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Wish you were here
Wish you were here
Lucie Jung

​Europol is adding a whiff of summer holiday fun to its hunt for hardened criminals. On its website, Europol (the Europe Union's police agency) has issued 21 original digital "postcards' addressed to the continent's Most Wanted list, which includes murderers, drug traffickers, and rapists.

Hoping to solicit help from the public, the online 2017 summer campaign that recently launched aims to play off obvious contrasts and personalizes the message.

In Spain, the postcard shows a beach with parasols, penning a message to Diego, a drug trafficker, telling him "the beaches of Spain are missing him" and asking him to "visit them soon."

In the Czech Republic, Europol promised a man accused of large scale fraud "a cold pilsner and a generous gift voucher" if he comes back. "We haven't seen you in a while! We have one more space left on our next ski trip, please come back to enjoy our beautiful Alps," the Austrian postcard beckons, showing snowy mountains behind skiers on a ski-lift. Attached to these "wish you were here" cards, a sheet describing the criminal is attached, including his name, age, crime and physical appearance.

It is not the first time Europol has used black humor to help track down criminals, French daily Le Figaro reports. Before Christmas last year, each day the agency posted photos of the fugitives most wanted by the 23 EU member-nations on the website's Advent Calendar.

The Hague-based agency says the initiative hopes to draw information from people in order to catch fugitives by finding out their exact location, when traditional investigation measures have not led to their arrest. In a press release, the agency points out that "while most of us are enjoying a well-deserved summer break, criminals are not taking time off from crime."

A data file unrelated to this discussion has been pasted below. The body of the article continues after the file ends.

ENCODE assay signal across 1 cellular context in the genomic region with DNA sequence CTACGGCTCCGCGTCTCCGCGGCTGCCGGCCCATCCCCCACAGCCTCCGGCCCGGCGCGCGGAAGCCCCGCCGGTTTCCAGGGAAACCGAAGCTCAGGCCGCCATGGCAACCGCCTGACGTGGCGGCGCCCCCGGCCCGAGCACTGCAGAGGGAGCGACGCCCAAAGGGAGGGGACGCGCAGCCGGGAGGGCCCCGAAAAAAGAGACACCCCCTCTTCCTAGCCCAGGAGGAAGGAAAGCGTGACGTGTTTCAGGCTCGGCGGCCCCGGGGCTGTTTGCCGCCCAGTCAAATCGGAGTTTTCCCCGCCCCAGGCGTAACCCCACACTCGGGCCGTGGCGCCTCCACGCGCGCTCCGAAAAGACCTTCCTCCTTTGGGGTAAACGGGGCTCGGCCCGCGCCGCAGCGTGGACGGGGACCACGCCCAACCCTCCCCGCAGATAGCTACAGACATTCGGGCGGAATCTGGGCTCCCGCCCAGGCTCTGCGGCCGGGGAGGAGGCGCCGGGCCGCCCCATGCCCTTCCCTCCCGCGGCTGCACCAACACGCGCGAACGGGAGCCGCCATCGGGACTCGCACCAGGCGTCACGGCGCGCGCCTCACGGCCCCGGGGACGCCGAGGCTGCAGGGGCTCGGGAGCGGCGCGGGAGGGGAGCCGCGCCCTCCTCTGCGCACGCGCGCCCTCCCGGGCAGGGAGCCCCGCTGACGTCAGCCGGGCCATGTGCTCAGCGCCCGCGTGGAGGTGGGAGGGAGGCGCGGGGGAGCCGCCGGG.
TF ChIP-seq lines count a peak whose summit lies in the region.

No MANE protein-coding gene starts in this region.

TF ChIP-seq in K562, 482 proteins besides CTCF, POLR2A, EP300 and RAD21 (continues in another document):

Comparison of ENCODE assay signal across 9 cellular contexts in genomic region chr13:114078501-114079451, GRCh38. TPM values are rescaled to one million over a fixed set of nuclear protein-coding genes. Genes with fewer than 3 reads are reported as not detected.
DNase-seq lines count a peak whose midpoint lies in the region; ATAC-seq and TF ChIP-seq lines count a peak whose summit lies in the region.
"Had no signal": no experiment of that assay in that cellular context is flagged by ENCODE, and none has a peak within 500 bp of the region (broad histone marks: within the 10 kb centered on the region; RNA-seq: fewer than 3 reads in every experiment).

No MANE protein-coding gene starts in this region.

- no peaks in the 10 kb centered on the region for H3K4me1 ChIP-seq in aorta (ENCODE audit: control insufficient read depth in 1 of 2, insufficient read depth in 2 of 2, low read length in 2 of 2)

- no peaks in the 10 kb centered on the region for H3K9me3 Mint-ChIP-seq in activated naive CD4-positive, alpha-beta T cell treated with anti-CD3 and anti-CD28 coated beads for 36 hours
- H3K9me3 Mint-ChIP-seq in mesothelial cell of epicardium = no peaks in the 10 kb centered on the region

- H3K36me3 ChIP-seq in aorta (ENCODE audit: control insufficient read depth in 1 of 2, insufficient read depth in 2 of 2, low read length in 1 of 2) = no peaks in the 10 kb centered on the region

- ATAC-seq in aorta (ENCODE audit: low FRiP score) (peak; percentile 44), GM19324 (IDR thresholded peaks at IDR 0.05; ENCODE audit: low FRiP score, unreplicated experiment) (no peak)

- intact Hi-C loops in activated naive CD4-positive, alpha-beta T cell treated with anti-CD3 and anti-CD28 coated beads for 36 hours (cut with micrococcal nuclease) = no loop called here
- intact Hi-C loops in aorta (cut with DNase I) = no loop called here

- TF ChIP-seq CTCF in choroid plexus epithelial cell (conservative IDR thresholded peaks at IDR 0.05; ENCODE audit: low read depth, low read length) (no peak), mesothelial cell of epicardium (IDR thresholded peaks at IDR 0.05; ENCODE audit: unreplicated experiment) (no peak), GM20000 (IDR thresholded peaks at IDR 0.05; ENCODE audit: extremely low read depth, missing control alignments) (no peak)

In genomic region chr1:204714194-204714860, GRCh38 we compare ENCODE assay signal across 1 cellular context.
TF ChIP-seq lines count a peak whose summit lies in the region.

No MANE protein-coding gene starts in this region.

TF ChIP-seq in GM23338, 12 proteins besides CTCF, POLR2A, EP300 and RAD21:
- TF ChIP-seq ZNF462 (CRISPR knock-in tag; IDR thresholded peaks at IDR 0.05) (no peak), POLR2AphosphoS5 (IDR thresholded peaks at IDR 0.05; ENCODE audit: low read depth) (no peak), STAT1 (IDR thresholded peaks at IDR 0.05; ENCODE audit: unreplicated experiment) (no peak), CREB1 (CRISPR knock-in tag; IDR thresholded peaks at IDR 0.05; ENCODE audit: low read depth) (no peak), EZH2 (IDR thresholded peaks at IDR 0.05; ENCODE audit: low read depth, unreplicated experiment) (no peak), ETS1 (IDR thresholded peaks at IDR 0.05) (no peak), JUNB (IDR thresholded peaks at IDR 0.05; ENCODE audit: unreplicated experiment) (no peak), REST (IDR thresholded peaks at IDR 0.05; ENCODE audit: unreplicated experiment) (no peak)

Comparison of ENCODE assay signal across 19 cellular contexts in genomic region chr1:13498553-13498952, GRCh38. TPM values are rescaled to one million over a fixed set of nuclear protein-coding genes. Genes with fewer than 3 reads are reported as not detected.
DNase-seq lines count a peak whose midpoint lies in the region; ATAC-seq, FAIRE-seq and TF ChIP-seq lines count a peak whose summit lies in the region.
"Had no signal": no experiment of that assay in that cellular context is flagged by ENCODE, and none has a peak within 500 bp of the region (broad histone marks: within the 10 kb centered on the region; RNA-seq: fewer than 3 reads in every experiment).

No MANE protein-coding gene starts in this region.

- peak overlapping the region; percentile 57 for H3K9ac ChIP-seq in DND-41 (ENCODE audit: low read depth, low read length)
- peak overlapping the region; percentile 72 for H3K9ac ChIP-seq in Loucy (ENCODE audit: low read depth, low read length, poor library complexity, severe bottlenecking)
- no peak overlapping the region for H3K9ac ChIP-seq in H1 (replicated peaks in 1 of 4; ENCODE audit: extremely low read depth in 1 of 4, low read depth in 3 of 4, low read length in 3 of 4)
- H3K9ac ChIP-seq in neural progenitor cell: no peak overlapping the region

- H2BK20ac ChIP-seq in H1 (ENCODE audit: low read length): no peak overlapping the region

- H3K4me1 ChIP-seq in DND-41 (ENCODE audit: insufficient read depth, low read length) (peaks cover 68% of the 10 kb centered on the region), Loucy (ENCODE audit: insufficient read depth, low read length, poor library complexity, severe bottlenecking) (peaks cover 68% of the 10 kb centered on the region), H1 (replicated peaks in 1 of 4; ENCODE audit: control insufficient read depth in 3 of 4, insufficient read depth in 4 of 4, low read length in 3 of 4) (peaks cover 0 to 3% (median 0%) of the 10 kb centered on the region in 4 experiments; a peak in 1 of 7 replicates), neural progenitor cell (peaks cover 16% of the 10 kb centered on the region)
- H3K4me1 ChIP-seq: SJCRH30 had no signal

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Society

Jehovah's Witnesses Translate The Bible In Indigenous Language — Is This Colonialism?

The Jehovah's Witnesses in Chile have launched a Bible version translated into the native Mapudungun language, evidently indifferent to the concerns of a nation striving to save its identity from the Western cultural juggernaut.

A Mapuche family awaits for Chilean President Gabriel Boric to arrive at the traditional Te Deum in the Cathedral of Santiago, on Chile's Independence Day.

Claudia Andrade

NEUQUÉN — The Bible can now be read in Mapuzugun, the language of the Mapuche, an ancestral nation living across Chile and Argentina. It took the Chilean branch of the Jehovah's Witnesses, a latter-day Protestant church often associated with door-to-door proselytizing and cold calling, three years to translate it into "21st-century Mapuzugun".

The church's Mapuche members in Chile welcomed the book when it was launched in Santiago last June, but some of their brethren see it rather as a cultural imposition. The Mapuche were historically a fighting nation, and fiercely resisted both the Spanish conquerors and subsequent waves of European settlers. They are still fighting for land rights in Chile.

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